Recording of January 2018: Carry Fire

In 2010, down in the East Village, on Delancey Street, at the NYC debut party for Robert Plant's Band of Joy, the assembled rock press, assorted hangers-on, and wannabe VIPs patiently sipped drinks as we waited for the guest of honor. Suddenly, with no fanfare or even announcement, he stepped out of a closet or secret passage of sorts into a roomful of astonished smiles. He'd been there all along.

In the rock world, it seems as if Robert Plant and his former band, Led Zeppelin, are always hovering somewhere nearby. While some 1970s acts have not remained relevant to younger generations, Led Zep marches on, their music never far from the sound or the musical zeitgeist of the current moment. The influence and mastery of their eight studio albums, incalculable and utterly pervasive, grows with every year.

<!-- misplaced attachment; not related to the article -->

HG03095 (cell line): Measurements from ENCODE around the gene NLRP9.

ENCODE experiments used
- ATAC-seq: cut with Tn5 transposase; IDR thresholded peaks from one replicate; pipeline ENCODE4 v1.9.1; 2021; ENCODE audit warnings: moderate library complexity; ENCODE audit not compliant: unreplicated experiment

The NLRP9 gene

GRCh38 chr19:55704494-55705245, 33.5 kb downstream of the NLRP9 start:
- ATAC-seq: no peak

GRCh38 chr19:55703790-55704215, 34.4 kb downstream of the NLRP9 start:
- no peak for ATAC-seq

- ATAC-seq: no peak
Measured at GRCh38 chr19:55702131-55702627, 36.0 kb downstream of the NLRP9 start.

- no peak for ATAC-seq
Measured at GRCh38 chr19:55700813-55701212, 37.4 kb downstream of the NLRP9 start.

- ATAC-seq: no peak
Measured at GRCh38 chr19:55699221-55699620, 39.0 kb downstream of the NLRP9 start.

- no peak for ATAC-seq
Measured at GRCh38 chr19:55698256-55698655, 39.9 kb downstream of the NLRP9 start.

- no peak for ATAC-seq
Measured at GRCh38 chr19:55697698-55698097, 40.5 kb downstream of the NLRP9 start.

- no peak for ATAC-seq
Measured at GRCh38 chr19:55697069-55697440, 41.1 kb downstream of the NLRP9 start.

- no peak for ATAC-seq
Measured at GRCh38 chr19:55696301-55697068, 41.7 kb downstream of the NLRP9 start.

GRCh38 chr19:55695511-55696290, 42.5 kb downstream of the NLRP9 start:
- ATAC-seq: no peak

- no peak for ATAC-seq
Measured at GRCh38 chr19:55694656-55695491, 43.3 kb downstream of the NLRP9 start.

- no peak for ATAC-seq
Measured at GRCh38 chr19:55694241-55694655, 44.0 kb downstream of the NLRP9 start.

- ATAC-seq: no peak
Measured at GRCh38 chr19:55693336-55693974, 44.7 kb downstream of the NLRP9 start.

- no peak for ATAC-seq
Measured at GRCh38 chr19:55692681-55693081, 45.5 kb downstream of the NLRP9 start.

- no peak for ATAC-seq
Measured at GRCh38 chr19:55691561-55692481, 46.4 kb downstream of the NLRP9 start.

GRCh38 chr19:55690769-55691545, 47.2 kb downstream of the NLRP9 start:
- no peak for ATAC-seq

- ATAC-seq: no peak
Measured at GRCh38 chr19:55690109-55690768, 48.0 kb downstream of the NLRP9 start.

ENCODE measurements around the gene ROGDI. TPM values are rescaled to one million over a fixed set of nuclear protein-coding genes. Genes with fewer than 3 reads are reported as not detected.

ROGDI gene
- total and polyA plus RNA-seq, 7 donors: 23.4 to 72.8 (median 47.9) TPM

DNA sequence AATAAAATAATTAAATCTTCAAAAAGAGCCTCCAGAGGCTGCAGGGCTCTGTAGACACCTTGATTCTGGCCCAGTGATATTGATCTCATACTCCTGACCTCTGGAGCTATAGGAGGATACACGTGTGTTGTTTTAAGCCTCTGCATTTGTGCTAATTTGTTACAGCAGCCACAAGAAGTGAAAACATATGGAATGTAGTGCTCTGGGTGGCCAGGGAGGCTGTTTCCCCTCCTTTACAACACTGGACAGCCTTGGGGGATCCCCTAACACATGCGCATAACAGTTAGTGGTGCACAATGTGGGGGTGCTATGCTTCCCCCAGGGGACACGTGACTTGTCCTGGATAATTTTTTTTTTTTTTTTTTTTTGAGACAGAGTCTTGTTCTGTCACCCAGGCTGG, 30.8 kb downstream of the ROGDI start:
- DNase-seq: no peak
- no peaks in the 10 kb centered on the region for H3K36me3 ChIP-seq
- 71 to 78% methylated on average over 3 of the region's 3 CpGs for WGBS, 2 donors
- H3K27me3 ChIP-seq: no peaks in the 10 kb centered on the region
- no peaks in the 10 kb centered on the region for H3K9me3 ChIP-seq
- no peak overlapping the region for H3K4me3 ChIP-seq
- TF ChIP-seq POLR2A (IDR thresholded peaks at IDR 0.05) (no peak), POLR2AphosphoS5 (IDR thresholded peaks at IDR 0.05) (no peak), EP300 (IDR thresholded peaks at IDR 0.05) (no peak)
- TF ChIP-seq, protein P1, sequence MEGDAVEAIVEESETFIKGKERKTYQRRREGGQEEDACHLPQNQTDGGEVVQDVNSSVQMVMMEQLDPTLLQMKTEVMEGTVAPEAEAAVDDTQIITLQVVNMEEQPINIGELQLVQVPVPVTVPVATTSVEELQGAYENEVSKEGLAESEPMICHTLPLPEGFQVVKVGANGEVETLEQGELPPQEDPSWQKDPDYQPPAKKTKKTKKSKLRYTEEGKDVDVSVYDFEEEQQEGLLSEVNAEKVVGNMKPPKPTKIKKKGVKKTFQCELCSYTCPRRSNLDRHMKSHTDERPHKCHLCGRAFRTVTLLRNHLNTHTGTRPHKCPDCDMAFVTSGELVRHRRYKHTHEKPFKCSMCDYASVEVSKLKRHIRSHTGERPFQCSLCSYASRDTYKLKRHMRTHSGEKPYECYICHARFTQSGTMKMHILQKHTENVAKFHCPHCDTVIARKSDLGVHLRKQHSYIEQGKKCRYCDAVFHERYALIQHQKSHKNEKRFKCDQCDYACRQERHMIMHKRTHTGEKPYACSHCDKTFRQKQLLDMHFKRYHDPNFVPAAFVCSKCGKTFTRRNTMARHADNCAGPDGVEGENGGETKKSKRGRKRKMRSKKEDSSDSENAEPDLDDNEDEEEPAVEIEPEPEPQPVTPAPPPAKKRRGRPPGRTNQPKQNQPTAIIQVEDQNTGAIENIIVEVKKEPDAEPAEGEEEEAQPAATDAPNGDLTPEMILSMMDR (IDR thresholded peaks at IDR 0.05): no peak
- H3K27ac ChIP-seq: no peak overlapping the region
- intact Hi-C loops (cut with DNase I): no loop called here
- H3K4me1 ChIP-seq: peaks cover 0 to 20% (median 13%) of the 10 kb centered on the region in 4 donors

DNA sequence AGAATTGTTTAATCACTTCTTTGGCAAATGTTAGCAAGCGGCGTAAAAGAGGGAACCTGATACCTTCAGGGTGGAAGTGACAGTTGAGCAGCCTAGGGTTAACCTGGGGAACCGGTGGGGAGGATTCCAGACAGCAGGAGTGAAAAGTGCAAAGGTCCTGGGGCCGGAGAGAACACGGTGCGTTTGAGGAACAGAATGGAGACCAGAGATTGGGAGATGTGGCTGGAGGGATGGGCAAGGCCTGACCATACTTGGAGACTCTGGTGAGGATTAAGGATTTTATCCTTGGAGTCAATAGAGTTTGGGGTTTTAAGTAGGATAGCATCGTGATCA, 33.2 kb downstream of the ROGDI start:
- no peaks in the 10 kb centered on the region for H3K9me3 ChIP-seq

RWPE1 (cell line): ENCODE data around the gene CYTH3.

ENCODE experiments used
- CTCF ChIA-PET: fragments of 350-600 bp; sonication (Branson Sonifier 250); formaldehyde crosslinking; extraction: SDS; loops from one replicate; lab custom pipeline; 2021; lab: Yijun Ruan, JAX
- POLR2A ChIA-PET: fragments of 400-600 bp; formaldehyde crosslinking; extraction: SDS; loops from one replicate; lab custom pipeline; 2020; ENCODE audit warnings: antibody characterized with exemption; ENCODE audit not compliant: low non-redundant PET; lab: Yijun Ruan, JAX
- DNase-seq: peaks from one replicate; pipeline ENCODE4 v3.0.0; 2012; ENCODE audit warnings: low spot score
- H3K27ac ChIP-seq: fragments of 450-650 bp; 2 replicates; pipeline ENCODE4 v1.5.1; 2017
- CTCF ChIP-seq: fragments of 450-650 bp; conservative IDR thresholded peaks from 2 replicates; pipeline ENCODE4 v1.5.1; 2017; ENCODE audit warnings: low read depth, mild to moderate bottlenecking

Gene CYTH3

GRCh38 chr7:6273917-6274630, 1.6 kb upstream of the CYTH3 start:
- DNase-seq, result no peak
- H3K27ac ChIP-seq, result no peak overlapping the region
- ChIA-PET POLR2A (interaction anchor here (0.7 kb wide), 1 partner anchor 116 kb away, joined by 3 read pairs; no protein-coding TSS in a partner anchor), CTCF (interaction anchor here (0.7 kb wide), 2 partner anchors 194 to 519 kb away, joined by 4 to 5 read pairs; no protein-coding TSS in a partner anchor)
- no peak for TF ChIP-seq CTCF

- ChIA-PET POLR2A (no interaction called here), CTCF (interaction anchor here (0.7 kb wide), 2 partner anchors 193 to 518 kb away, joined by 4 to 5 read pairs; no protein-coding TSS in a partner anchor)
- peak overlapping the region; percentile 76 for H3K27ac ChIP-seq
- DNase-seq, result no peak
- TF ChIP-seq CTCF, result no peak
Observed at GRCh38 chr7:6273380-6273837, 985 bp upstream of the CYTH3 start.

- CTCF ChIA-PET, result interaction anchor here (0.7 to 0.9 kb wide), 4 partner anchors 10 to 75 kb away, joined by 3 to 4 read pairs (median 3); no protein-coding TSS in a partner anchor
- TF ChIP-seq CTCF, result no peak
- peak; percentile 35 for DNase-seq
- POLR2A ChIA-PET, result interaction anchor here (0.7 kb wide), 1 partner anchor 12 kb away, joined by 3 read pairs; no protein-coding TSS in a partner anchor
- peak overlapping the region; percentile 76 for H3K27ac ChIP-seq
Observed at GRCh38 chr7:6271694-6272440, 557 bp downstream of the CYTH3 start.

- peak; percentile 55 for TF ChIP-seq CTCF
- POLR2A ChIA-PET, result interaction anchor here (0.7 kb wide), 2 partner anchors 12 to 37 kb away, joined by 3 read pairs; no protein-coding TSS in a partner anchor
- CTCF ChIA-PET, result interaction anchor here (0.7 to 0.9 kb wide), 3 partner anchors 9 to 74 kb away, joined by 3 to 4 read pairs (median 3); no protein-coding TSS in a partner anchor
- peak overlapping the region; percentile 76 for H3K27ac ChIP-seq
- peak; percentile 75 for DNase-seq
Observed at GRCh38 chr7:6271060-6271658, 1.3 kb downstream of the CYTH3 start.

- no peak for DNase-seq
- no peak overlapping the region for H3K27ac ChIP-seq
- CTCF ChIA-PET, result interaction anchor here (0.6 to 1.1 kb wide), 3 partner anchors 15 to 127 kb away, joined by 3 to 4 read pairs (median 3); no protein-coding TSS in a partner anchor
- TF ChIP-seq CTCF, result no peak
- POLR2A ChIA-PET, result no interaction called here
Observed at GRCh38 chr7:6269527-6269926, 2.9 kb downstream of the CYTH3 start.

Since the death, in 1980, of drummer John "Bonzo" Bonham, and Led Zep's dissolution soon after, Robert Plant—the curly-haired front man, the singer who got all the chicks—has struggled to escape the shadow of the formidable musical dirigible he helped inflate. With a few missteps—the early-'90s duo of Manic Nirvana and Fate of Nations—and a masterpiece, Raising Sand, his 2007 collaboration with Alison Krauss, Plant has been on a solitary journey.

The darkest corner of Zeppelin's outsize reputation is the fact that Plant is the main obstacle to a long-rumored, long-awaited reunion album and tour. Predictably, this has brought down on his head a storm of criticism, mostly from newer fans who fail to appreciate a fundamental truth: Bonzo was irreplaceable. Even Bonham's son, Jason, can't fill those shoes. To those convinced of that certainty—one that can be distinctly heard on record —Plant's holding the line against any sustained reunion is a classy, sensible move. In place of a Zep 2.0, he's slowly but surely found his own solo voice, and Carry Fire is another solid step in that difficult but ultimately more rewarding journey.